- Even though he would forfeit his January FERS benefit, Jerry would have earned a full paycheck for Dec. 30 through Jan. 12. His gross biweekly salary is $2,653 (almost $300 more than his monthly retirement check). Of course, he'll have to pay FICA, Medicare and FERS contributions of 8.45 percent, or $224, on his salary that wouldn't have been paid on his retirement benefit. So he'll end up with $76 more than his monthly FERS retirement check.
- His lump-sum payment for annual leave would be 448 hours x $33.06, or $14,810 (minus taxes). The additional eight hours of leave would provide him $264 more than retiring on Dec. 31, 2012.
- He would have one more pay period to contribute to the Thrift Savings Plan and use his 2012 flexible spending account dollars.
The Bottom Line
If you are retiring under FERS, there might be something to be said for leaving at the middle of the month, or at the end of a pay period. Here's a summary of the pluses:
- The possibility of another month of service toward your retirement computation by staying on the job another two weeks and accumulating another accrual of sick leave to add to your length of service.
- Another accumulation of annual leave to be included with the lump-sum payment.
- The value of your last paycheck could be higher than one month of your FERS retirement benefit. Of course, this might not be true if you have a Civil Service Retirement System component to your retirement, or if you will be retiring with more than 30 years of service. Be sure to do the math before you decide this is the best option for you.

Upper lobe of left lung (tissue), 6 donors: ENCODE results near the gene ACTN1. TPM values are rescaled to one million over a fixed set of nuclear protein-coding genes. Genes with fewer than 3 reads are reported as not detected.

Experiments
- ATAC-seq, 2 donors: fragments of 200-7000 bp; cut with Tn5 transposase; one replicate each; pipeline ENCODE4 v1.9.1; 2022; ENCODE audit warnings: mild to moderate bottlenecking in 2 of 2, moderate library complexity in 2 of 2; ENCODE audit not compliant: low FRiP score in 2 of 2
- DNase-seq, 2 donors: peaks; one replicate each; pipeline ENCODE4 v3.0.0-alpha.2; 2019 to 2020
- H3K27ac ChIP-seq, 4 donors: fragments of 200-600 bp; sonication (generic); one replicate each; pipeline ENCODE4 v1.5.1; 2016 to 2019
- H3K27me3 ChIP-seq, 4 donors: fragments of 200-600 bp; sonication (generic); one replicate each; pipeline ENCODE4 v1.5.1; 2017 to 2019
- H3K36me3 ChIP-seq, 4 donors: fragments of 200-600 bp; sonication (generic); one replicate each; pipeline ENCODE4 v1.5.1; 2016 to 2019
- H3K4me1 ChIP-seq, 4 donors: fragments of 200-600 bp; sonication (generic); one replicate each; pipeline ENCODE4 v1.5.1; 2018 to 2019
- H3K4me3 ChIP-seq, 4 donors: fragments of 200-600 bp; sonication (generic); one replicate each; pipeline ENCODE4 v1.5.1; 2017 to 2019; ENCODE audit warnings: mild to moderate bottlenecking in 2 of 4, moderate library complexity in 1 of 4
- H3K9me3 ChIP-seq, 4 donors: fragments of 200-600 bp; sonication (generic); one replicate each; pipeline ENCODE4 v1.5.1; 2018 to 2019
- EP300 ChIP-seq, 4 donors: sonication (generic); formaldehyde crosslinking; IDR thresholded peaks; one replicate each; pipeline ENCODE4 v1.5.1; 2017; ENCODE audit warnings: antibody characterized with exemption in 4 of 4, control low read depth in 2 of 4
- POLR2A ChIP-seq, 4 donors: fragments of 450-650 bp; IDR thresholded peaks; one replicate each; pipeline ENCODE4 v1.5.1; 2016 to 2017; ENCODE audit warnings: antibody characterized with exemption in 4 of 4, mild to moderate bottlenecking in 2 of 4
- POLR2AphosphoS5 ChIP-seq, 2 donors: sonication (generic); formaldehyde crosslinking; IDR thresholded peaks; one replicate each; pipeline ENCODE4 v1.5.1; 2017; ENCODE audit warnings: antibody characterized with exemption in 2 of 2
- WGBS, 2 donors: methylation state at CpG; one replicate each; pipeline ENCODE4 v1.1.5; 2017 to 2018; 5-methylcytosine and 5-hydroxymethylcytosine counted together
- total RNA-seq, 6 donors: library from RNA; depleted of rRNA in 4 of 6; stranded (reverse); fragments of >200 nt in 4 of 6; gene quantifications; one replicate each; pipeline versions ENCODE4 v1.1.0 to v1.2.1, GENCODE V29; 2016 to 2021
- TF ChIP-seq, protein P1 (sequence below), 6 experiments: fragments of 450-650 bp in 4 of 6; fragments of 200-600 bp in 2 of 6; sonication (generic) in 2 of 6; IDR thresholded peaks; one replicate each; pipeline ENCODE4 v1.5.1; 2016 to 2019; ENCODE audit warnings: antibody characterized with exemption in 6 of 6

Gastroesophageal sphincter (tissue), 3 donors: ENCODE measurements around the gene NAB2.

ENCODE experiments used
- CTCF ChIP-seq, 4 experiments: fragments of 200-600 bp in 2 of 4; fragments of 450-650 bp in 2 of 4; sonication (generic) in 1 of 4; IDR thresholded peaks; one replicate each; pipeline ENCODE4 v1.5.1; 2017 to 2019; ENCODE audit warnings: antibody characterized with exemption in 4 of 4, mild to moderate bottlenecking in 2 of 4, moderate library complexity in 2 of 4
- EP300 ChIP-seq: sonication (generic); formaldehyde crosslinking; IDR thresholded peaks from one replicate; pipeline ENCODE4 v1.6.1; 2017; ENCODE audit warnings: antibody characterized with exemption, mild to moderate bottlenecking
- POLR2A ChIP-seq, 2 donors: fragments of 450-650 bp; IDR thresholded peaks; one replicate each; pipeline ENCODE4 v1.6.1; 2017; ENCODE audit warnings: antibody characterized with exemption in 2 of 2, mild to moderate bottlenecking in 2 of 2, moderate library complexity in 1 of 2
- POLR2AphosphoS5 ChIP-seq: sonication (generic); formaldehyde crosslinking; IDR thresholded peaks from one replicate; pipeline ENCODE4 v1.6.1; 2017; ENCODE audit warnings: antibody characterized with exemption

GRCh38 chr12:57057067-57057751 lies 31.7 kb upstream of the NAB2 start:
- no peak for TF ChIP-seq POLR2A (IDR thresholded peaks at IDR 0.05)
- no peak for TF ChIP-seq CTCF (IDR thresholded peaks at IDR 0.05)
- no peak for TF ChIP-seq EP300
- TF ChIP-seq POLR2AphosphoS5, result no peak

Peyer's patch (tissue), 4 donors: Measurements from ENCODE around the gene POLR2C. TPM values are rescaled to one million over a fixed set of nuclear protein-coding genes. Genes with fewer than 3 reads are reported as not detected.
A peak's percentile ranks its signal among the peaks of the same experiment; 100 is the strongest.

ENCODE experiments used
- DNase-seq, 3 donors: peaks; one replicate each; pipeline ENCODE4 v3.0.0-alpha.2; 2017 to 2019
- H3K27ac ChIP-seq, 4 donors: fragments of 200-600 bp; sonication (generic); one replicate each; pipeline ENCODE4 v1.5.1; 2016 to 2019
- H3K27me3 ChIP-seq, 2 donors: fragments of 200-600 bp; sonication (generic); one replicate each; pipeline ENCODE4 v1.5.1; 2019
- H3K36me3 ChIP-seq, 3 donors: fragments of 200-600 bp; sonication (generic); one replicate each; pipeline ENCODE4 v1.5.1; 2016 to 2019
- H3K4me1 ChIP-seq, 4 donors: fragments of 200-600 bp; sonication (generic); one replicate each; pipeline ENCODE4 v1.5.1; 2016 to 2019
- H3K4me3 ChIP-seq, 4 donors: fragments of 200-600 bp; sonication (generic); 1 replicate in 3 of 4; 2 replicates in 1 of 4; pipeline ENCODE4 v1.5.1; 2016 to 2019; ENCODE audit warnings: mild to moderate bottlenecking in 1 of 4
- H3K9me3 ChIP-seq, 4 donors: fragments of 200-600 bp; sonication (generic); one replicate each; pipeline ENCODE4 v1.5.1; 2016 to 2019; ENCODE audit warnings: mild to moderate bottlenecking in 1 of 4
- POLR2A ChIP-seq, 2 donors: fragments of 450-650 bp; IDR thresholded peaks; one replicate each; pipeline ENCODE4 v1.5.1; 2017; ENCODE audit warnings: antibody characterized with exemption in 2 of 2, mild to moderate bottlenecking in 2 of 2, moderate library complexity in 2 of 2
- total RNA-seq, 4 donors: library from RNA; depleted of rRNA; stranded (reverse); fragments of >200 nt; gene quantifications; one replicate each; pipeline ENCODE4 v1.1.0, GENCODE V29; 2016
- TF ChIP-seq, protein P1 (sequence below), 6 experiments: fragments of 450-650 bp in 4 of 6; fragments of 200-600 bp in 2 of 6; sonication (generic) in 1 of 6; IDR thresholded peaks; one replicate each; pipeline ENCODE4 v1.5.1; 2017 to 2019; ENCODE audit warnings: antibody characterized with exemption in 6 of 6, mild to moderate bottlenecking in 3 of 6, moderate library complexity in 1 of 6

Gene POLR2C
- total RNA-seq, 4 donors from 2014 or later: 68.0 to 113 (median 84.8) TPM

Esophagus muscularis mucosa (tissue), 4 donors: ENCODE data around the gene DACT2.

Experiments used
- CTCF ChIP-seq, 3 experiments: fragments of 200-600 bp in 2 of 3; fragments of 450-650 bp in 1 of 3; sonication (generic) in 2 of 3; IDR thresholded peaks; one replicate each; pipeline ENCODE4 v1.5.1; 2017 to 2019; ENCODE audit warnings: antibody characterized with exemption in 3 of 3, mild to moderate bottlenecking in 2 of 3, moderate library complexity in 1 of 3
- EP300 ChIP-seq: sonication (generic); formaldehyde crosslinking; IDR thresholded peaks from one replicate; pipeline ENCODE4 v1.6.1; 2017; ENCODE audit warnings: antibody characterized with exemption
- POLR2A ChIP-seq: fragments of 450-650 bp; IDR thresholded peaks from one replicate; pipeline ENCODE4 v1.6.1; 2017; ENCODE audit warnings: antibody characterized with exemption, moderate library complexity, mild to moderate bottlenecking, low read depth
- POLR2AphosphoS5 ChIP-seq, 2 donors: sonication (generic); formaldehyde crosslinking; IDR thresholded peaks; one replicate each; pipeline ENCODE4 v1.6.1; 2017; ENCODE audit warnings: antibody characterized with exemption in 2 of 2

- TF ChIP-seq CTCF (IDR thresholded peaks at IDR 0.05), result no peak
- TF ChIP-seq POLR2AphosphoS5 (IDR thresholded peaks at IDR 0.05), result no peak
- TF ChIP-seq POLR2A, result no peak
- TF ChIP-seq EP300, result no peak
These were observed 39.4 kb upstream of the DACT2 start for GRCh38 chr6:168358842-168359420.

If you plan to take this approach, then be sure to stay at least one full pay period into the next month. If you were to retire on the 5th of the month, for example, the benefit of a few days of salary and possibly another accumulation of leave would not offset the loss of a month of retired pay under FERS.
And finally, a note to CSRS employees: Don't do this! Under CSRS, your monthly retirement check is more than your paycheck after you have reached around 25 years of service (46.25 percent of your high-three average salary). So it wouldn't be worth losing a month of retirement to gain a final paycheck and leave accrual. For the end of the 2012 leave year, the best date for CSRS employees would be Thursday, Jan. 3, 2013. For any month, consider the last day of the month, or the first three days of the following month if you are retiring under CSRS, or CSRS Offset.
For the best dates to retire throughout 2012, stay tuned. I plan to map out the dates on the calendar in the next few months.
Tammy Flanagan is the senior benefits director for the National Institute of Transition Planning Inc., which conducts federal retirement planning workshops and seminars. She has spent 25 years helping federal employees take charge of their retirement by understanding their benefits.
For more retirement planning help, tune in to "For Your Benefit," presented by the National Institute of Transition Planning Inc. live on Monday mornings at 10 a.m. ET on federalnewsradio.com or on WFED AM 1500 in the Washington metro area.